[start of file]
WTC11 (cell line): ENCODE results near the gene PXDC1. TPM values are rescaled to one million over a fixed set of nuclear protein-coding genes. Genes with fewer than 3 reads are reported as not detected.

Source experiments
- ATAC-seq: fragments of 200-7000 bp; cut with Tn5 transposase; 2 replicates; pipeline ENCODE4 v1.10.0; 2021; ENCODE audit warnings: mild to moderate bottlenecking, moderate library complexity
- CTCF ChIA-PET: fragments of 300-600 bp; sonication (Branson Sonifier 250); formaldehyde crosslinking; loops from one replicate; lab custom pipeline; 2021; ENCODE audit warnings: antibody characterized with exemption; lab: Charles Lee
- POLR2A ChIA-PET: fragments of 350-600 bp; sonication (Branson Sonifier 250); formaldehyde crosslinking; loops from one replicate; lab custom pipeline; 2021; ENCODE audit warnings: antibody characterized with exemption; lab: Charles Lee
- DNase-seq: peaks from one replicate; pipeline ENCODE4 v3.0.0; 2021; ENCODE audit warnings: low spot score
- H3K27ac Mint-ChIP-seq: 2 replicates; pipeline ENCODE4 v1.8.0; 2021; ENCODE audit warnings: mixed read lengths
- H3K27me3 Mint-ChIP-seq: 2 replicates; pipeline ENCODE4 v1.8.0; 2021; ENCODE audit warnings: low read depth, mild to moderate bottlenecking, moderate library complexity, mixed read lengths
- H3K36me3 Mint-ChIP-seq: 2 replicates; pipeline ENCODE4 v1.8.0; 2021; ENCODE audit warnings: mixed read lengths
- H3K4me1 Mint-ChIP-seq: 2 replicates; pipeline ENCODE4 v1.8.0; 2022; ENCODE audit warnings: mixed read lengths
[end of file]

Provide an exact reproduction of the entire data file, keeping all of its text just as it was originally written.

WTC11 (cell line): ENCODE results near the gene PXDC1. TPM values are rescaled to one million over a fixed set of nuclear protein-coding genes. Genes with fewer than 3 reads are reported as not detected.

Source experiments
- ATAC-seq: fragments of 200-7000 bp; cut with Tn5 transposase; 2 replicates; pipeline ENCODE4 v1.10.0; 2021; ENCODE audit warnings: mild to moderate bottlenecking, moderate library complexity
- CTCF ChIA-PET: fragments of 300-600 bp; sonication (Branson Sonifier 250); formaldehyde crosslinking; loops from one replicate; lab custom pipeline; 2021; ENCODE audit warnings: antibody characterized with exemption; lab: Charles Lee
- POLR2A ChIA-PET: fragments of 350-600 bp; sonication (Branson Sonifier 250); formaldehyde crosslinking; loops from one replicate; lab custom pipeline; 2021; ENCODE audit warnings: antibody characterized with exemption; lab: Charles Lee
- DNase-seq: peaks from one replicate; pipeline ENCODE4 v3.0.0; 2021; ENCODE audit warnings: low spot score
- H3K27ac Mint-ChIP-seq: 2 replicates; pipeline ENCODE4 v1.8.0; 2021; ENCODE audit warnings: mixed read lengths
- H3K27me3 Mint-ChIP-seq: 2 replicates; pipeline ENCODE4 v1.8.0; 2021; ENCODE audit warnings: low read depth, mild to moderate bottlenecking, moderate library complexity, mixed read lengths
- H3K36me3 Mint-ChIP-seq: 2 replicates; pipeline ENCODE4 v1.8.0; 2021; ENCODE audit warnings: mixed read lengths
- H3K4me1 Mint-ChIP-seq: 2 replicates; pipeline ENCODE4 v1.8.0; 2022; ENCODE audit warnings: mixed read lengths